4. 4. 254 Autocatalysis The complexity science book that has fascinated me most (and the only one I read twice) was At Home in the Universe by theoretical biologist Stuart Kauffman. In this book, he describes the concept of autocatalytic sets. Imagine a vast number of molecules happily bouncing around in a puddle. Molecules are very social and influential elements. They have a tendency to interact with each other: participating in reactions, cre- ating bonds, sometimes transforming themselves, and sometimes merely catalyzing the transformation of their friends. Newly formed molecules can be just as interactive and productive as the ones that formed them, even contributing to the re-creation of their own prede- cessors. It is like a circle—old molecules create new molecules, which then create the old molecules, which then create new molecules, and so on. This is autocatalysis. We can imagine the puddle to be full of molecules catalyzing each other’s production. When this is the case, the puddle of molecules is said to be self-catalyzing. It is a “self-con- tained cycle of chemical creation”. [MIT Technology Review, “The Single Theory That Could Explain Emergence”] When connectivity and diversity are increased in a network of inter- acting parts that have a tendency to support each other’s production, the formation of an autocatalytic set is almost inevitable. [Kauffman, At Home in the Universe] It leads to a self-sustaining network that has no need of anything but itself (and a little energy from outside). There is even empirical support for the idea that life itself is the out- come of very creative self-catalyzing molecules. [MIT Technology Review, “The Single Theory That Could Explain Emergence”] Yes, it seems the poodle emerged from a puddle. It’s not difficult to see how this insight applies to organizations. Em- ployees can play the role of a catalyst for others, helping them to do better work and enhance their performance. [Appelo, Management3.0 loc:5399] With more diversity and better connectivity of people, het- erogeneity increases, and an increased number of creative networkers can catalyze the work of others. This can go on until everyone’s work in the organization is catalyzed by at least one other person. Autocata- lytic sets are merely the mathematical description of groups in which all participants reinforce and accelerate each other’s productivity. Many people see Stuart Kauffman as one of the fathers of complex- ity science. But maybe someday he will also be seen as a thought leader of organizational transformation. Amabile, Fisher and Pillemer, “IDEO’s Culture of Helping” Few things leaders can do are more important than encouraging helping behavior within their orga- nizations. In the top-performing companies, it is a norm that colleagues support one another’s efforts to do the best work possible. Employees can play the role of a catalyst for others, helping them to do better work and enhance their performance.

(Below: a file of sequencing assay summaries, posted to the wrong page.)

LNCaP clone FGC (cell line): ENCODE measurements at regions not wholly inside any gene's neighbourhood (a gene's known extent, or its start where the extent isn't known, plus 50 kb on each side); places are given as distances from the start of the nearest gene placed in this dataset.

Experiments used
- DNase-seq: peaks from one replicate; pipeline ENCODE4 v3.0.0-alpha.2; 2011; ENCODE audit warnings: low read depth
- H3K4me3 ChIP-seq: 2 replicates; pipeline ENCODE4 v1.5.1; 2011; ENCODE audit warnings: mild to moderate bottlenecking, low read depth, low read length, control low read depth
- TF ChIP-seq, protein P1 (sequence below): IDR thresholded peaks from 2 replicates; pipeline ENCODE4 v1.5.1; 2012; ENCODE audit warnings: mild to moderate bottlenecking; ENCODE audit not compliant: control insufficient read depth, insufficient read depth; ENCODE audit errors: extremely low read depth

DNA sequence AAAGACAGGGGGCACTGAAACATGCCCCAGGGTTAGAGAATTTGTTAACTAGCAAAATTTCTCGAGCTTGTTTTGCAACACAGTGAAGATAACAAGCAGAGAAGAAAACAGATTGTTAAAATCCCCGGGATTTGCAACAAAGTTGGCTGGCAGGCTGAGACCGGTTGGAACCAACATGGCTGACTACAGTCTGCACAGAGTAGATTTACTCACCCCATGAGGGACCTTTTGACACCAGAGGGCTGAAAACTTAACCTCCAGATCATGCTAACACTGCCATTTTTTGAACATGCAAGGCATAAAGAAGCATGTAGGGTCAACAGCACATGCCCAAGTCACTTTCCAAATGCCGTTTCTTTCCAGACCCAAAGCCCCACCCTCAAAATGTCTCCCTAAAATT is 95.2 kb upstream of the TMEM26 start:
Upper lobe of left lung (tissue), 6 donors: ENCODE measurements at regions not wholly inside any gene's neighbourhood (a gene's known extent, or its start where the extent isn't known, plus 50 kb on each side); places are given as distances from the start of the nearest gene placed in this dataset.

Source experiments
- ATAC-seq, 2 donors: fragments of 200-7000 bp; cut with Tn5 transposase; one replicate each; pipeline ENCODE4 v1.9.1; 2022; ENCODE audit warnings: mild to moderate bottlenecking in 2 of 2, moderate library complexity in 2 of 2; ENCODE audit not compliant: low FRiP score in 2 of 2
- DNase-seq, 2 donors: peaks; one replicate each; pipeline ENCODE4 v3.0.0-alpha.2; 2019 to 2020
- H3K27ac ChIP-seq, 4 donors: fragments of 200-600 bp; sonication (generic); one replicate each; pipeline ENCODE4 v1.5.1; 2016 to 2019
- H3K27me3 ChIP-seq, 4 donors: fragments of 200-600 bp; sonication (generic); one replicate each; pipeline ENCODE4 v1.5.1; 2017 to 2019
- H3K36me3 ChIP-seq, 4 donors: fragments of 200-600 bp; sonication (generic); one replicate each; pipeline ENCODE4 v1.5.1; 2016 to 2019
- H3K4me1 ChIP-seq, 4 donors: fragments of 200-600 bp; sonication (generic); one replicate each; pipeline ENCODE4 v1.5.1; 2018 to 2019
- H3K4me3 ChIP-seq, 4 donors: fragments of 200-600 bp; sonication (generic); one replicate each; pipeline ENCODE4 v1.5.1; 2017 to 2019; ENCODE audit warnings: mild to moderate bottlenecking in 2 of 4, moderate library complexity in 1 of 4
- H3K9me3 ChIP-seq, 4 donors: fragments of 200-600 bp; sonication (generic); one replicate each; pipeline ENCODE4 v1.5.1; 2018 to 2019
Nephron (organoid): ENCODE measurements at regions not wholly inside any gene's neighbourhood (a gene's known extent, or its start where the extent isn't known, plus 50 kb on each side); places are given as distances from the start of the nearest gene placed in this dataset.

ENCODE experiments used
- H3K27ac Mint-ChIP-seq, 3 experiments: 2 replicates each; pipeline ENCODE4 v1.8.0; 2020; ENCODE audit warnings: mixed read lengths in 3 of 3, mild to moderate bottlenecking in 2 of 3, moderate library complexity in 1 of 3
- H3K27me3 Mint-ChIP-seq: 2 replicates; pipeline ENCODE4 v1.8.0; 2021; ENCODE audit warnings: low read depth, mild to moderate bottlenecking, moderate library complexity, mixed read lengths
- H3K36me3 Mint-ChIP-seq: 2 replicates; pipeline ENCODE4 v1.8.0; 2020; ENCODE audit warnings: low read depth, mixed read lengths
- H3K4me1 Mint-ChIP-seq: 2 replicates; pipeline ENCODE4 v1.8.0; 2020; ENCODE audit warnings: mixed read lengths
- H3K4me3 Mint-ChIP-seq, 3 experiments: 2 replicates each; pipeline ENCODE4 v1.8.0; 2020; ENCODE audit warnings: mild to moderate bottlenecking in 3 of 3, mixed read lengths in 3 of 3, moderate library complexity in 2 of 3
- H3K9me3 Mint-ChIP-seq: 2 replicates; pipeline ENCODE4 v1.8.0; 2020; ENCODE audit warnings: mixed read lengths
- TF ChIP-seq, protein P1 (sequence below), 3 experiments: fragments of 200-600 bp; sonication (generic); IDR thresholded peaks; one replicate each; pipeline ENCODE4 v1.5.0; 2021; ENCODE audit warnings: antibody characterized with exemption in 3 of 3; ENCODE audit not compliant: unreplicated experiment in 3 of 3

5. 5. #workoutimprovementdialogues&copilotprograms 255 © 2007 John Benson, Creative Commons 2.0 http://www.flickr.com/photos/j_benson/4525003869
  6. 6. Makes me feel like I have finally arrived in the 21st century! - Ivo Peksens, Latvia A must-read not only for managers, but also for everyone in the organization. - Lemi Orhan Ergin, Turkey One of the most practical management books I’ve ever read. Highly recommended! - Lee Winder, United Kingdom